Tuesday, August 17, 2010

Elephants Stink and Other Stories.

On Sunday, my family went on an exciting road-trip to Lampang. One sign along the road said “Lampoon Thai Silk”, but I’m pretty sure they meant Lampun (a neighbouring city).

Also, Neil, if you are reading this, I thought of you when I saw the adverts for Lactasoy! (See, your lactase deficiencies got you a shout-out on my blog… Kinda makes it worth it, eh?)

Anyways, back to Sunday.

After spending some requisite time at the airport, seeing off yet another YE from our district, we all piled into the car and took off.

First, we went to the Elephant Hospital. It was a pretty darn cool place.

It’s run by FAE (Friends of the Asian Elephant). They take care of many elephants with a multitude of ailments. A few have stepped on landmines and lost or gravely damaged their feet. There have also been some that are addicted to Amphetamines and the like, the hospital works hard to make these guys better.

It’s actually decently sad, this hospital’s efforts have been thwarted at every turn by the government and other meanies D=

But I like this place, it’s a pretty awesome endeavour and I got to see non-zoo elephants (squee!).

They didn't stink that much, really. It just smelled like any barn.


Driving in Thailand is Confusing, Exhilarating, and just a little bit scary.

So far I have seen 2 speed-denoting signs in this country. One was for an extremely iffy mountain road and was 20 km/h. The other was upon entering the area of a school. The second one of these, however, said only “School. Slow Speed.” Which is ambiguous at best.

From what I’ve observed, there is one actual traffic law in this country it is:

Hey, if you don’t mind, could you try to kind of stay towards the left-ish side of the road if it doesn’t immediately inconvenience you to do so?

Other than that, well, let’s just call the lines on the road pitiful attempts at order that should be ignored at all costs.

No one wears seat-belts here, though sometimes the driver will just suddenly buckle up. I don’t mean they get in and think “you know, this is dangerous stuff, I should try to safe-guard myself”. No, I mean half-way through a drive, or just before the entrance to a parking lot, or something like that they just throw that seat-belt on with more nonchalance than James Bond at his most suave.

I’m also beginning to wonder why they have traffic lights over here. I can’t count the number of times we’ve just driven through intersections when the light’s red.

Thank goodness we drive an SUV and no one over here has an F-350. I feel fairly confident that if we get in a crash, it will be the poor sucker in the Nissan getting creamed.


Speaking of cars (which for anyone who wasn’t reading, I was) I saw a Datsun the other day. It was a sweet bright green colour.

But anyways, after the Elephants, we went to lunch. We stopped at a roadside noodle place. I had some absolutely delicious yellow noodles, and we had some awesome drinks. One that made me really think of my Mommy Dearest was chrysanthemum tea. I would for sure recommend it to any of you.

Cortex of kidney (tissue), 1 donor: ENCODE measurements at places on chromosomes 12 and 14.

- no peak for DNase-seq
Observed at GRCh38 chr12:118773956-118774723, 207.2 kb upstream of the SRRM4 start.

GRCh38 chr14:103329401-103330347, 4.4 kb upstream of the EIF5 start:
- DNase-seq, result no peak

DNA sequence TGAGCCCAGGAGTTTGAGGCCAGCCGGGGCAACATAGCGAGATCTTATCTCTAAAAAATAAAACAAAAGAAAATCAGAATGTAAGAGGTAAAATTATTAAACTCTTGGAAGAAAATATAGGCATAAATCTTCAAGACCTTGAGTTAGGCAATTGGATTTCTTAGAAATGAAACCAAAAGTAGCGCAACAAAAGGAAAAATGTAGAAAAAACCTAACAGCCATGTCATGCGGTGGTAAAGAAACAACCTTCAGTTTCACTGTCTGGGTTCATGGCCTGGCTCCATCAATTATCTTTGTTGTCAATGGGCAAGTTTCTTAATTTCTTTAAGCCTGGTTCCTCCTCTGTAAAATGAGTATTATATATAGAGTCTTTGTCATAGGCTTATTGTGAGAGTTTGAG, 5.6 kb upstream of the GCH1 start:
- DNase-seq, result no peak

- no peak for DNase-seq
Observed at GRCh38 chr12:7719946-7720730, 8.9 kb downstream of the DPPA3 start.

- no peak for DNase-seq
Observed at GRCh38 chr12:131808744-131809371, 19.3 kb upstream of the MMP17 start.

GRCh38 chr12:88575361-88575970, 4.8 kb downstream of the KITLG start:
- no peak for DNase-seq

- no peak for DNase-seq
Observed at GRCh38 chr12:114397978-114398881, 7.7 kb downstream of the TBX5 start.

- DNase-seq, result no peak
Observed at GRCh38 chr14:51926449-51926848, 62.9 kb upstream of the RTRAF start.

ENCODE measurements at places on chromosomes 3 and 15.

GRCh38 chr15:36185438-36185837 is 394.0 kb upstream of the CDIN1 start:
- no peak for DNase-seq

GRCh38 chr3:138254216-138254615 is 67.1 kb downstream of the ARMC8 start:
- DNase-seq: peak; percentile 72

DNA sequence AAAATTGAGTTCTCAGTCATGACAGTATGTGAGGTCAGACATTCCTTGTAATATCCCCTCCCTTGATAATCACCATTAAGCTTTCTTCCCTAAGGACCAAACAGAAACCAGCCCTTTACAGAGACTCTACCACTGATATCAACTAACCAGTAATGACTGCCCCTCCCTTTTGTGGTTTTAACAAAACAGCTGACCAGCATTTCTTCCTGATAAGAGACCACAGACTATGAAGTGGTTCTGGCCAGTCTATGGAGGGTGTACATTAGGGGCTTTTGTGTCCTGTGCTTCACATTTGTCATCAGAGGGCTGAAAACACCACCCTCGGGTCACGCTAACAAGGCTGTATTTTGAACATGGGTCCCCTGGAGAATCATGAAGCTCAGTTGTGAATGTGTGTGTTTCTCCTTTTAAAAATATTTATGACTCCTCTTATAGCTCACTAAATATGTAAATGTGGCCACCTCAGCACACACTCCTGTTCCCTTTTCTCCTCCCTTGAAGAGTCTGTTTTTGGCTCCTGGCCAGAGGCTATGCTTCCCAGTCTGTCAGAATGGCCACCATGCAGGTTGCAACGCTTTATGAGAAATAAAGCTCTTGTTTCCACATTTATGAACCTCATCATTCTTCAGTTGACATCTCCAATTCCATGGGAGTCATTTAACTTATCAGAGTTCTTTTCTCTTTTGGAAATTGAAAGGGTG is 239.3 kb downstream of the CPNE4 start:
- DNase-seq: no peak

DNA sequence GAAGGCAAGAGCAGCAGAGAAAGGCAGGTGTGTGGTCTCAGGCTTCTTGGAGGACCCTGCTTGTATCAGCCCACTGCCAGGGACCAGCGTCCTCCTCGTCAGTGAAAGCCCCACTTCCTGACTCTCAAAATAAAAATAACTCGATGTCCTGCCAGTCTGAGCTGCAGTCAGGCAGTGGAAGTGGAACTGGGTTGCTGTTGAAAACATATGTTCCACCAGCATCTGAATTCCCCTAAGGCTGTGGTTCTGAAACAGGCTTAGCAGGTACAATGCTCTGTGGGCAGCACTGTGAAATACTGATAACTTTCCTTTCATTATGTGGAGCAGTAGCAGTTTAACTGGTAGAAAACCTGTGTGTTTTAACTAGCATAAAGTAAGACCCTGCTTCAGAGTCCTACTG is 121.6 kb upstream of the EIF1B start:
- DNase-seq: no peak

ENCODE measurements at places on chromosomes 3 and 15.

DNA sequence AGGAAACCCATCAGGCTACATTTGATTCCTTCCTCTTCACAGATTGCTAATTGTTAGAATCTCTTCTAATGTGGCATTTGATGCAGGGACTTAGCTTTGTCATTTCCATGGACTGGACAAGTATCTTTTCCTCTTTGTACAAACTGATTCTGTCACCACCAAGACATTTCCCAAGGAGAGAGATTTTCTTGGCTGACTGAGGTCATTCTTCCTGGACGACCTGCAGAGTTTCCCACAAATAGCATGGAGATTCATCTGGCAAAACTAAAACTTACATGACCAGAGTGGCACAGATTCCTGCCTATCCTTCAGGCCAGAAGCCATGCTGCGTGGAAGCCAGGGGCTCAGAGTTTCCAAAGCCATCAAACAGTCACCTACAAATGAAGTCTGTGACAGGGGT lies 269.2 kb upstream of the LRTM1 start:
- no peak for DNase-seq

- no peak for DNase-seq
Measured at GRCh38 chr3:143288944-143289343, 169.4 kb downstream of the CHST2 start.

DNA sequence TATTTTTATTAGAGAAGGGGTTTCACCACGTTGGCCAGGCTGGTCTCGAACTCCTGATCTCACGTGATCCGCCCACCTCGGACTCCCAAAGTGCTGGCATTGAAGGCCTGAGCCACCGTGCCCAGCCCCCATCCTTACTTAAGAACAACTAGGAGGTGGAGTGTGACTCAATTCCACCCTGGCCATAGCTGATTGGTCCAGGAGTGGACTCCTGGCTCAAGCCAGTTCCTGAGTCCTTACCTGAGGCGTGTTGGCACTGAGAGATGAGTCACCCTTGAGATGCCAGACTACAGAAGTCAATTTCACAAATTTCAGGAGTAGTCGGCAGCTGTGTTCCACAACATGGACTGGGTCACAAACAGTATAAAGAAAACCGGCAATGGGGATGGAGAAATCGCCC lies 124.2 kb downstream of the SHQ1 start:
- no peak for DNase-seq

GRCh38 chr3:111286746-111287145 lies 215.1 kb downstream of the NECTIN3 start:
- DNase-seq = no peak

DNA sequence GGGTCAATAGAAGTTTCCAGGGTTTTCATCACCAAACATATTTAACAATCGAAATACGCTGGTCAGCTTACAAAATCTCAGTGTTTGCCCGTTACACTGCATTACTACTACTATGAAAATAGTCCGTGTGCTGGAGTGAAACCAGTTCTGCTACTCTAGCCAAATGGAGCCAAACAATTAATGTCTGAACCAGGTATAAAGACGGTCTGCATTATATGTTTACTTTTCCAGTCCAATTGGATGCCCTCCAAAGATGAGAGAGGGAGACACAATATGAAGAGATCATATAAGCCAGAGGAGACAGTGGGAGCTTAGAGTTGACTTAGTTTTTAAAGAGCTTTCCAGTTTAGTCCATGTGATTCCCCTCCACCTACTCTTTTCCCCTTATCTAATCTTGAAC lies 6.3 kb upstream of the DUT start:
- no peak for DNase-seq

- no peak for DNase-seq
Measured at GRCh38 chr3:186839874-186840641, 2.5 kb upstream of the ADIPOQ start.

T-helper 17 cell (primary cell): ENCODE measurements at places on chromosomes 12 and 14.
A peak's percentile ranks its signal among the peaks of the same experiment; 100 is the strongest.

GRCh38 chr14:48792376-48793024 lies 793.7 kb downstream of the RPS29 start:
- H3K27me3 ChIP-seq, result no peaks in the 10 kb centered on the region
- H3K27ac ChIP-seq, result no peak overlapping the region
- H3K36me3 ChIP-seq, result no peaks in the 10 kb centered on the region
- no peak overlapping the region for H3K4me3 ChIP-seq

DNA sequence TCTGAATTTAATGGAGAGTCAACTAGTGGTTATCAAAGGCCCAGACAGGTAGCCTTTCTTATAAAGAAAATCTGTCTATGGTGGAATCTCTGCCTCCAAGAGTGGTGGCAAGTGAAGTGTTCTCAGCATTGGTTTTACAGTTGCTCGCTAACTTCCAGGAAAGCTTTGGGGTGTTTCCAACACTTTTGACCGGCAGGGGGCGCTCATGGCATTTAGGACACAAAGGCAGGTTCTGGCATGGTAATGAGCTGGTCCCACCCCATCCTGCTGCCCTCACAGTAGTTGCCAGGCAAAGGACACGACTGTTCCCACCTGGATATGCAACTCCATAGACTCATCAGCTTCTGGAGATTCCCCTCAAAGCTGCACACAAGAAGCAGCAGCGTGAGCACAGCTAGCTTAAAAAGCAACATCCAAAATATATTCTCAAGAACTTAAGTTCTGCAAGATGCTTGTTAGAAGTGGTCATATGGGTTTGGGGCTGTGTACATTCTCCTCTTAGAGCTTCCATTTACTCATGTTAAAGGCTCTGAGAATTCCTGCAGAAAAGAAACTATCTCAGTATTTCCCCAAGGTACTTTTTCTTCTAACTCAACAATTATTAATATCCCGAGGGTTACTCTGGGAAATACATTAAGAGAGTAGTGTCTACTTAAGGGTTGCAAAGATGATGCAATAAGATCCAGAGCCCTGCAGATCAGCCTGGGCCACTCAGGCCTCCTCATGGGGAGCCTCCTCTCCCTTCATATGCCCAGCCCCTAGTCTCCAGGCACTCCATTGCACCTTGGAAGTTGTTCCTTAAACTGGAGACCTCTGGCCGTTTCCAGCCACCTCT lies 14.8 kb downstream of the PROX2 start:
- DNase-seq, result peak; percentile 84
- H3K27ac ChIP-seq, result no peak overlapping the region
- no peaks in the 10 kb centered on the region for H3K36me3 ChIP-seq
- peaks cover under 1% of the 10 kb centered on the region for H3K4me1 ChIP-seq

After that, we went on to a temple. It’s a big Temple, a landmark of Lampang. It is also the temple of the cow. Khun Por was born in the year of the cow, and it was his birthday this week, so he went to pray at this specific temple.

It was very nice. According to Wikipedia its name is Wat Pra That Lampang Luang. It was pretty awesome. Check out pics of me on Facebook if you’d like to see it. In the photos of me in front of the dragons, I am doing my best dragon impression. If you don’t have FB, send me an e-mail, or comment and leave your e-mail and I can show you some awesomeness.

Apparently, the Burmese attacked this temple at one point. In the gate around the pagoda, there are still visible bullet holes.

Then we went to the chicken temple. Apparently, I was born in the year of the chicken so this is my birth-year temple.

I think my Na Ood has it the worse off, though. Her birth-year temple is in Burma. Needless to say, she doesn’t go there every year.

The temples are beautiful. They are decorated with gold paint and shards of coloured glass, which is apparently a cost-effective way to make pretty shimmery walls.

I thought the most interesting temple was the one we went to after this, though. It was dedicated not to Buddha, but to a hermit who had closely followed his teachings. It was an out of the way, run down little shrine but I appreciated it way more than the tourist-filled, big, gold temples we went to earlier.

This small shrine, surrounded on all sides by forest, was a deeply spiritual place; even though for me the shrine itself held no intrinsic value as a part of my religion.

Having been to temples with my family in Japan, I was surprised at how this was not at all the same. I found going to the temples to be an incredibly different experience when I went with actual Buddhists. Instead of looking in as an outsider at albeit beautiful buildings, I got to see the actual emotional and spiritual impact such places held for my family, especially Khun Por and Ann.

After the temples we went to the market.